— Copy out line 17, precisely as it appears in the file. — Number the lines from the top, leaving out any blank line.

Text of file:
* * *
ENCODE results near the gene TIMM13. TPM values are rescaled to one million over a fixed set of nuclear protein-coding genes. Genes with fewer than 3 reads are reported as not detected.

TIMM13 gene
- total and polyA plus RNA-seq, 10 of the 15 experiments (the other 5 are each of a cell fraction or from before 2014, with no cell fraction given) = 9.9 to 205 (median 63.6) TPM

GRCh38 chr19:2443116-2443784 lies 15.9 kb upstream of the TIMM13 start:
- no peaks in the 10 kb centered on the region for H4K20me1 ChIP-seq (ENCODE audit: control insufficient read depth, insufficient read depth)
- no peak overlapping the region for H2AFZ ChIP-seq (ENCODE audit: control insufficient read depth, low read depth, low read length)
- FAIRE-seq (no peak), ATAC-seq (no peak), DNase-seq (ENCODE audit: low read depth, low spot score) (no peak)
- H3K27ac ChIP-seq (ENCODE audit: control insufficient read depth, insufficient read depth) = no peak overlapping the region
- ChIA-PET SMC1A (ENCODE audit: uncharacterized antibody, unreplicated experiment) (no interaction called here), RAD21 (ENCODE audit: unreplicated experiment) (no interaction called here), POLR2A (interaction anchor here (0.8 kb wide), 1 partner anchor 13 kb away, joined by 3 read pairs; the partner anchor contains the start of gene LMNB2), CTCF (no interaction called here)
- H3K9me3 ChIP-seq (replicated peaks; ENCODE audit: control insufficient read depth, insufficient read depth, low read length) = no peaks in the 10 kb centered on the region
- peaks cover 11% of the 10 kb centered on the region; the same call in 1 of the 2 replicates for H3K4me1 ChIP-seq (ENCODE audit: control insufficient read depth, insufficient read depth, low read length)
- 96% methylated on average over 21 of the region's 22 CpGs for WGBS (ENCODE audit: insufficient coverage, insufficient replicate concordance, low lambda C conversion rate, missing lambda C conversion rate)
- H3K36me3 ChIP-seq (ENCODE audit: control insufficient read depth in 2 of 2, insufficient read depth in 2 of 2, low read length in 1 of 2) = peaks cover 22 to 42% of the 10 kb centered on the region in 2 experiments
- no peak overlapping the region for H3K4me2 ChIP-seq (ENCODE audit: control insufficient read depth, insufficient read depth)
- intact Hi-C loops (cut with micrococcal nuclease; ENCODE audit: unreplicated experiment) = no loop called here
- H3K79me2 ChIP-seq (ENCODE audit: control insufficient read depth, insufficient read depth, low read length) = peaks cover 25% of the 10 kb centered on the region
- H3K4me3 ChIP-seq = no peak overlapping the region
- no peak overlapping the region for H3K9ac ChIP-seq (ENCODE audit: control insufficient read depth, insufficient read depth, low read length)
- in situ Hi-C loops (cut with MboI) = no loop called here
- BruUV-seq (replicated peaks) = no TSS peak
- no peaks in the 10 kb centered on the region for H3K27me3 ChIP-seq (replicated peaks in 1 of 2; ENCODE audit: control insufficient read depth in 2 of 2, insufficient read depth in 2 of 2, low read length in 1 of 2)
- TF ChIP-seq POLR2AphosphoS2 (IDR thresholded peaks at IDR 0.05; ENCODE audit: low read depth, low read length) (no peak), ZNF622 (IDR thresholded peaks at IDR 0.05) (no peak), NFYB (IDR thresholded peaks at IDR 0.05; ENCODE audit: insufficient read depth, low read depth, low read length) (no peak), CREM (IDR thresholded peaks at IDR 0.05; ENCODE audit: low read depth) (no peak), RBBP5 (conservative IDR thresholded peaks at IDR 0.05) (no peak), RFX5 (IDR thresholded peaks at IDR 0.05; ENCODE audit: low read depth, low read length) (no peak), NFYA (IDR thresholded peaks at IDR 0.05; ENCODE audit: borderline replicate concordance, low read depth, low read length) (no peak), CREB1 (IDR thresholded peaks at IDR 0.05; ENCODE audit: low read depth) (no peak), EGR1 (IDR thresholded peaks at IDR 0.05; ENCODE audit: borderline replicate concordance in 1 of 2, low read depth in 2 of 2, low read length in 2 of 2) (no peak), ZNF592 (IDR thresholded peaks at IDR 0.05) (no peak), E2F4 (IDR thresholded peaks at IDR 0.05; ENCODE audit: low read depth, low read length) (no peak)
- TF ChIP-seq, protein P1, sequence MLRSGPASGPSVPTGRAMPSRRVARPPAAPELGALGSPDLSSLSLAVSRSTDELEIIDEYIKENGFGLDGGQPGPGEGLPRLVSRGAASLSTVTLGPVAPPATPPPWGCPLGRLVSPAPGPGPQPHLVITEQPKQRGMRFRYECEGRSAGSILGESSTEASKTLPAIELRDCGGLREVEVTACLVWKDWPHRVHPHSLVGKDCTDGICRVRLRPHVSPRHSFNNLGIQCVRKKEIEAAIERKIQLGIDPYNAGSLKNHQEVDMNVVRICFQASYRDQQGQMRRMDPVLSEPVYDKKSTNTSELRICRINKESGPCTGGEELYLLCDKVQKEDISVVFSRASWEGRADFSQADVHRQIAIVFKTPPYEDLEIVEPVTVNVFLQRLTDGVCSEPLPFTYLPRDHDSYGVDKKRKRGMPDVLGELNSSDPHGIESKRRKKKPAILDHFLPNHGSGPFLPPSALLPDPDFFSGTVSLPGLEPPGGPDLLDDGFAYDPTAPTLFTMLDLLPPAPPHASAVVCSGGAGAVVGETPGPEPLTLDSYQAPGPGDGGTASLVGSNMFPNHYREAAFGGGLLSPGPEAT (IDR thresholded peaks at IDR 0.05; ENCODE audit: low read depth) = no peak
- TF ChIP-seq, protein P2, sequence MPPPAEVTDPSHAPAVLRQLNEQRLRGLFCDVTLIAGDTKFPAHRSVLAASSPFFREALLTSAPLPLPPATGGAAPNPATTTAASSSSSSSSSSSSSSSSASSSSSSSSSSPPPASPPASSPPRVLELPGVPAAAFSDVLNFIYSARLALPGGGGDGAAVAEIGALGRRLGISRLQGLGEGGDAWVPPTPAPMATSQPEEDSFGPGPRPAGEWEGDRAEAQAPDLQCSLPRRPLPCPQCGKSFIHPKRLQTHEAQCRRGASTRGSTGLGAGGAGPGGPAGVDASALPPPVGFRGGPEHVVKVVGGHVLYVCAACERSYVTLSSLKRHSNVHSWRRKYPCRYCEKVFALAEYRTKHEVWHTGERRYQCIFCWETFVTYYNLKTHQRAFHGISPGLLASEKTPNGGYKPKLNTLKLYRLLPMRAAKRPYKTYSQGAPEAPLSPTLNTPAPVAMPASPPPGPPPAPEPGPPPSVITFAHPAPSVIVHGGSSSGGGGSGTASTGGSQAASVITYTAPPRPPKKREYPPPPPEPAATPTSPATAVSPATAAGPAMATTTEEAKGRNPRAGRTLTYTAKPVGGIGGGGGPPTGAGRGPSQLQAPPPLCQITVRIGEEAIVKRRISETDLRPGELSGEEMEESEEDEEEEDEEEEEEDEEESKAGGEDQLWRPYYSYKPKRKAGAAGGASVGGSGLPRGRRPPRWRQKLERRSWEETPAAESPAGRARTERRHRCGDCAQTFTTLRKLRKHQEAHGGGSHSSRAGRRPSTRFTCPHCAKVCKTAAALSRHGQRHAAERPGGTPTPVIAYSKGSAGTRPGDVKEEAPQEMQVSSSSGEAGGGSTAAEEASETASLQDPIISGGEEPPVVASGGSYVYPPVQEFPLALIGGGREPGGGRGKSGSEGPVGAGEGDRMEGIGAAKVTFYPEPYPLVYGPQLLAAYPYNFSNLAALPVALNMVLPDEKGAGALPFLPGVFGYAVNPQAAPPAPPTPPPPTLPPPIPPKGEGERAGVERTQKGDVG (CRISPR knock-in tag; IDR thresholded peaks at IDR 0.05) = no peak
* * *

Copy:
- H3K4me3 ChIP-seq = no peak overlapping the region